Saturday, 3 January 2009

If It Ain't Broke, Update It: The Secret Twin Motto Of Microsoft and ITV

In retrospect it was inevitable after the success of Doctor Who that ITV would realise the potential of ressurecting popular shows that were axed long ago. And so, The Krypton Factor is back. I notice disapprovingly that the show has been entirely ITVed.

It's not all bad by any means. They've kept the green K that morphs into symbols for the rounds, albeit in a more modern incarnation. (The change is probably for the best given that today's new generation of nerds would look at the old logo and say, 'I never knew they made a game show out of Slashdot.') The new set is very impressive, too, if about four sizes too large. They've even kept a couple of smaller touches from the old series, such as the links between questions in the general knowledge round.

They've changed the scoring system slightly. In the old days they'd generally tiebreak the rounds based on some secondary factor, usually time, and give out 10, 6, 4 and 2 points come hell or high water. That wasn't ideal, since a photo-finish could result in an 8-point gap, so the new series doesn't do that, and (learning nothing from Strictlygate II) allocates 10, 6, 4 and 4 in the event of a tie for third place. Potentially, this means you could lose an extra 10 points on the other players just because they happen to tie. I think you'd then have legitimate grounds to feel hard done by. What would be wrong with splitting the total points (i.e., 10, 6, 3, 3 in a tie for third) I don't know. More generally, why TV producers are so repeatedly incapable of inventing scoring systems that work is something of a mystery.

Other changes are more unambiguously bad. The show is now hosted by Ben Shephard, a basically okay but woefully generic presenter who ITV and the BBC seem to drag out whenever a show is so unremarkable that Nick Knowles refuses to do it (this despite Gordon Burns working within walking distance of the studios). The Mental Agility round now takes place in something called The Cube, an idea presumably taken from Families At War. This is a flimsy plastic hut in which questions are delivered by a mechanical female voice, but not until Shephard has "Activated" the Cube. There is also a heart-rate monitor in there for no adequately explored reason. As is TV practice, the heart-rate monitor's output is shown as an graphic designed to look like an ECG trace by someone who clearly knows less about ECG traces than can be easily derived from watching Casualty. The Observation round in the first new episode featured a clip from Emmerdale. The theme music has been replaced with that tune that ITV always use for theme music on game shows. The series winner will be the "Champion" and not the "Superperson". The assault course seems to be much longer and has been totally redesigned in such a way that only two contestants can run it at once and it's in a forest so you can rarely see them both at the same time. The second race is shown interspersed with the first, but delayed, so you're left with utterly no idea what the hell is going on until the times are shown at the end. The order the players are shown crossing the line is certainly not a clue. All it needs now is a phone-in competition.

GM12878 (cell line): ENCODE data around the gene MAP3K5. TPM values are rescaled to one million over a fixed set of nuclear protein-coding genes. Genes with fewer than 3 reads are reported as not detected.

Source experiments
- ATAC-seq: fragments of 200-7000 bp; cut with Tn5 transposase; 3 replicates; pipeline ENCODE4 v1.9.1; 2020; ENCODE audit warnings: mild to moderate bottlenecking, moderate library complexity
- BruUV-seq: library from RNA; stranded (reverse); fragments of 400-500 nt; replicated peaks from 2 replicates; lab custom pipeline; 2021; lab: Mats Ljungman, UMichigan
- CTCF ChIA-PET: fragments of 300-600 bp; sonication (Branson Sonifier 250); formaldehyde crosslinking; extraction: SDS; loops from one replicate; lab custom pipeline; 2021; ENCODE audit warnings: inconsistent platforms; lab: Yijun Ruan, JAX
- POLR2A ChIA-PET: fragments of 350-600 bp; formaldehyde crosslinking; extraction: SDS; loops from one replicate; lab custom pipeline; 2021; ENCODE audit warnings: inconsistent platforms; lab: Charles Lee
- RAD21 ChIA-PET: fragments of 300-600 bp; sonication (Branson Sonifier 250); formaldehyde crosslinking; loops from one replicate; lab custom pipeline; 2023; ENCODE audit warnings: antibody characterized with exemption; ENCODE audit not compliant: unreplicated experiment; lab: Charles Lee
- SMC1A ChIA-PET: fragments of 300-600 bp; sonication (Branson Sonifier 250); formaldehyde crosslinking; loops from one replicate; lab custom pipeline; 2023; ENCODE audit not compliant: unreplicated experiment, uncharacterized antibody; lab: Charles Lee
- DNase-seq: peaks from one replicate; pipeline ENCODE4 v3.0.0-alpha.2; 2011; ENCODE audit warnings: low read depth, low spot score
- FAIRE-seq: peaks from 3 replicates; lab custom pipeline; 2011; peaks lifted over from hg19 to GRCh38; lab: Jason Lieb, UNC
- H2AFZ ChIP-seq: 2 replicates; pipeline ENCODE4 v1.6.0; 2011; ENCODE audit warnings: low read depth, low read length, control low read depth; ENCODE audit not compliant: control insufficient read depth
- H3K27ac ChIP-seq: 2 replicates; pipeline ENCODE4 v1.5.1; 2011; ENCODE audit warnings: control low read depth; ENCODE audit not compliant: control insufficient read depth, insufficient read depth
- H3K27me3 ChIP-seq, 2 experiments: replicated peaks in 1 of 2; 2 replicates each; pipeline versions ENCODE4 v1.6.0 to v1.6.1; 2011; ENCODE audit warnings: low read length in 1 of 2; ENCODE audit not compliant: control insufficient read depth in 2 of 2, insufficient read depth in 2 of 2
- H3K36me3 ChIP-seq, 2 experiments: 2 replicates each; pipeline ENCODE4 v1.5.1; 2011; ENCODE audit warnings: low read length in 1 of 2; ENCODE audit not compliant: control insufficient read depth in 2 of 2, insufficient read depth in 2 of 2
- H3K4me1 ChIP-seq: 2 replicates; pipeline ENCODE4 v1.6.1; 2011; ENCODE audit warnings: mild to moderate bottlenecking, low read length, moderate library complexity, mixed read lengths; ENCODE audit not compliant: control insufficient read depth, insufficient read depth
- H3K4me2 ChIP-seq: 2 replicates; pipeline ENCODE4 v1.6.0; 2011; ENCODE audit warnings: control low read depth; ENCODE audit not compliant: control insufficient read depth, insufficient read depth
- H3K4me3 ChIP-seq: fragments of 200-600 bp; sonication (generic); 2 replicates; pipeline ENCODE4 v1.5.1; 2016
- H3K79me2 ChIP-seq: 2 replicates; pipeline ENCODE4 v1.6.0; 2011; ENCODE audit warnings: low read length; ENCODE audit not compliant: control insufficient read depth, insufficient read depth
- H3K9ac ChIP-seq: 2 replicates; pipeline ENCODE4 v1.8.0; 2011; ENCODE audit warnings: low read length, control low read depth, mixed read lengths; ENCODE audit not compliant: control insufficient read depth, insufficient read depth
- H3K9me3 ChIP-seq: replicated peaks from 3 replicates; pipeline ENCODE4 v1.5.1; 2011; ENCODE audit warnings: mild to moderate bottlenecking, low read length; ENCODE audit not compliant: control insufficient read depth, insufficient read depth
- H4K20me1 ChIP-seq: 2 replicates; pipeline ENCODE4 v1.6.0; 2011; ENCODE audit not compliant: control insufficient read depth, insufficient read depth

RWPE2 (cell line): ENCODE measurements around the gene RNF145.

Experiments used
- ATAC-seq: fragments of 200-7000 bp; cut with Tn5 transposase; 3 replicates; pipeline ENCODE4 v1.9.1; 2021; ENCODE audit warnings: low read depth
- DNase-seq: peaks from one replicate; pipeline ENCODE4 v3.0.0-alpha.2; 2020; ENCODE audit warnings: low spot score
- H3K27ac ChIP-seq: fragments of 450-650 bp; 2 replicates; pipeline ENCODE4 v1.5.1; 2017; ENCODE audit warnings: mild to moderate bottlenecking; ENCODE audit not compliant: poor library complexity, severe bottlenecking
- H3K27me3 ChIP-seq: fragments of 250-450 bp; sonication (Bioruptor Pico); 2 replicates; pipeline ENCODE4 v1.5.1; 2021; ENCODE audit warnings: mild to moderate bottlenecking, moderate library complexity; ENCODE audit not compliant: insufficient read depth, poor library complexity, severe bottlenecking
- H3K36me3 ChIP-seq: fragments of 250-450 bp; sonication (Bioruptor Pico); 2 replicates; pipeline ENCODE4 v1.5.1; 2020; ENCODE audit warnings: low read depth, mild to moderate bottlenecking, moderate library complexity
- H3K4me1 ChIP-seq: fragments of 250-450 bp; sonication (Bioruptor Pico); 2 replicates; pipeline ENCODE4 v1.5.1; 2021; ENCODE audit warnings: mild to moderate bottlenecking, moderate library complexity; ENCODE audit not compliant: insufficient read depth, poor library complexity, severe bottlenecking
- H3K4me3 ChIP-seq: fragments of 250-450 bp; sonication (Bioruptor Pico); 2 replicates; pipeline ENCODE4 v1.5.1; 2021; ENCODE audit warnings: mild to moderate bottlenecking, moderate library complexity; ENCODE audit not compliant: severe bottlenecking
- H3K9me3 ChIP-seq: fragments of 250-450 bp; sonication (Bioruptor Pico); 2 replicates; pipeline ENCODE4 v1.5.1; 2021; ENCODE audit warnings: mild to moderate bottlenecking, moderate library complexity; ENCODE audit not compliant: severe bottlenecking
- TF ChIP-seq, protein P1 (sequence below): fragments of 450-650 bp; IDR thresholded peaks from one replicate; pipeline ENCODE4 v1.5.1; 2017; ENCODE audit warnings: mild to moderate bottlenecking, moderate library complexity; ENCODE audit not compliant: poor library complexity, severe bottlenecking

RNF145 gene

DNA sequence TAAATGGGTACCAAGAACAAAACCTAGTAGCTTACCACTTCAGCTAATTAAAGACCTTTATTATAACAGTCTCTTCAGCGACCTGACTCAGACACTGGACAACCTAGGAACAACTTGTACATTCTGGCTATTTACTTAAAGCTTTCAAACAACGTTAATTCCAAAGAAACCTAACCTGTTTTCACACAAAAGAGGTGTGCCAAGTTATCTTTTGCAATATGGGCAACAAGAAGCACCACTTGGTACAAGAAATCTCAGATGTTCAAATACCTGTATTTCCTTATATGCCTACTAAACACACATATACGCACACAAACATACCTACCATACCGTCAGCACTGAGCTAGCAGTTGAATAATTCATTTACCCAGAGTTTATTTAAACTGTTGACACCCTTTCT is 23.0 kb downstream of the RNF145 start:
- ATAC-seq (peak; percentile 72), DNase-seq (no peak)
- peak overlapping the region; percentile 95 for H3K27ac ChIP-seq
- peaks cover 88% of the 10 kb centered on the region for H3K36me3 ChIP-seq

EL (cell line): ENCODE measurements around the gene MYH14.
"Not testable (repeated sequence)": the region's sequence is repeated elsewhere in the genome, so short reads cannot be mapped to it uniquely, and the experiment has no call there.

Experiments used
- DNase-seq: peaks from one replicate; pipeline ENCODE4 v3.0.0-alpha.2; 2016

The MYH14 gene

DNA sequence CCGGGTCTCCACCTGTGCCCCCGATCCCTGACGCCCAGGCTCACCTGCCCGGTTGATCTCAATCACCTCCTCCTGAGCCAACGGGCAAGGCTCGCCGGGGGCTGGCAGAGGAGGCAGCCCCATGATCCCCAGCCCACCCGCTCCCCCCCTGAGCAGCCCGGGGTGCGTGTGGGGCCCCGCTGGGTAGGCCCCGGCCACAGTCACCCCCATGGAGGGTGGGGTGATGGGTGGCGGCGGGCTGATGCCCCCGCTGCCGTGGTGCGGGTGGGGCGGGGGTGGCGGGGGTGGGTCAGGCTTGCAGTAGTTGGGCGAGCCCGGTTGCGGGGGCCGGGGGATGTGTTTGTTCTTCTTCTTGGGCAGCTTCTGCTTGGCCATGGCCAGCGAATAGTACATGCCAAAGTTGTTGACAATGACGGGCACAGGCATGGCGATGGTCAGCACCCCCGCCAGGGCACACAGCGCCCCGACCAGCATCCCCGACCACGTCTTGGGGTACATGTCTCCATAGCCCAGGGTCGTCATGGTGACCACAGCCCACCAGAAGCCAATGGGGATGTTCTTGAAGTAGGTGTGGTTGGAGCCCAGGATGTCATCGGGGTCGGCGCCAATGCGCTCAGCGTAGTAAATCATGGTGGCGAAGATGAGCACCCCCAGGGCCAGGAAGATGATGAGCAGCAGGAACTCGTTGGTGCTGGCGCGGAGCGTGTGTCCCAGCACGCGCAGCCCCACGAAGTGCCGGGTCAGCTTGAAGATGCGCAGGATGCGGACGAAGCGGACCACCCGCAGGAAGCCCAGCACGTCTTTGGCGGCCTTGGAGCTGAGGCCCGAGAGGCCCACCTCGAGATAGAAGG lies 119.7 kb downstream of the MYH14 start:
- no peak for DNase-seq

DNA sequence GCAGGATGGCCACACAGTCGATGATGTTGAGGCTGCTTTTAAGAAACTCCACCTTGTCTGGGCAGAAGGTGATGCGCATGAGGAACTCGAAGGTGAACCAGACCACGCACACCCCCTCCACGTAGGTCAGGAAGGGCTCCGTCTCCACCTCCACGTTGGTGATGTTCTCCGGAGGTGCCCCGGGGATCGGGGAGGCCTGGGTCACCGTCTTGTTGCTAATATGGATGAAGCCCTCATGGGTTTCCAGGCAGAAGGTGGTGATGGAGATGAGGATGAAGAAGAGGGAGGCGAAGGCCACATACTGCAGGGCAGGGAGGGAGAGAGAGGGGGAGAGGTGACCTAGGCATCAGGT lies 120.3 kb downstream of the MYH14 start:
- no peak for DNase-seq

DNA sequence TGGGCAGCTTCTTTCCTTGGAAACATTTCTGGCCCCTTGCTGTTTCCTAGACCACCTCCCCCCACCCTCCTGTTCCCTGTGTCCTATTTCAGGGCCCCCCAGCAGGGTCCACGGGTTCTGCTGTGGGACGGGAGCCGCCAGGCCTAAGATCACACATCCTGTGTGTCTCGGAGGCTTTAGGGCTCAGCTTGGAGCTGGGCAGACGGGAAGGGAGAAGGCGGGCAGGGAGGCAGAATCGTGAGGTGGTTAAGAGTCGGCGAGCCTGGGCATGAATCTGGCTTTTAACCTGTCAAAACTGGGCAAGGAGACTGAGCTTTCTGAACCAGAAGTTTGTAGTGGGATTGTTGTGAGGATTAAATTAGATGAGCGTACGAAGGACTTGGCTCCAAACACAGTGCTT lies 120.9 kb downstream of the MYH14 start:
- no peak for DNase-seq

I also noticed that the show didn't have any flight simulators in it. The Response round had been totally removed. You can't do that! That's like an episode of Jonathan Creek without a mystery: you might watch the show and enjoy it if you didn't know anything was missing, but when you know what is supposed to be there it feels like you're being short-changed. Especially since one would hope that flight simulators would, by now, be better and cheaper to use. Possibly there were fears of terrorists appearing on the show to get practice at flying planes into buildings.

It's as though ITV actively want to make shit television. They've bought a successful show with a sizable following and set about systematically changing things that didn't need changing. I'd chalk it up to plain old incompetence -- after all, few shows from a decade and a half ago could be shown now without seeming preposterously dated -- but let's not forget they did the same thing to Who Wants To Be A Millionaire? after no break at all. Hell, it was probably ITV's meddling that killed The Krypton Factor in the first place.

Seriously, ITV, why must you always break everything?

1 comment:

AndrewJD said...

It's posts like these that remind me why I absolutely love this blog. Hilarious and absolutely spot on.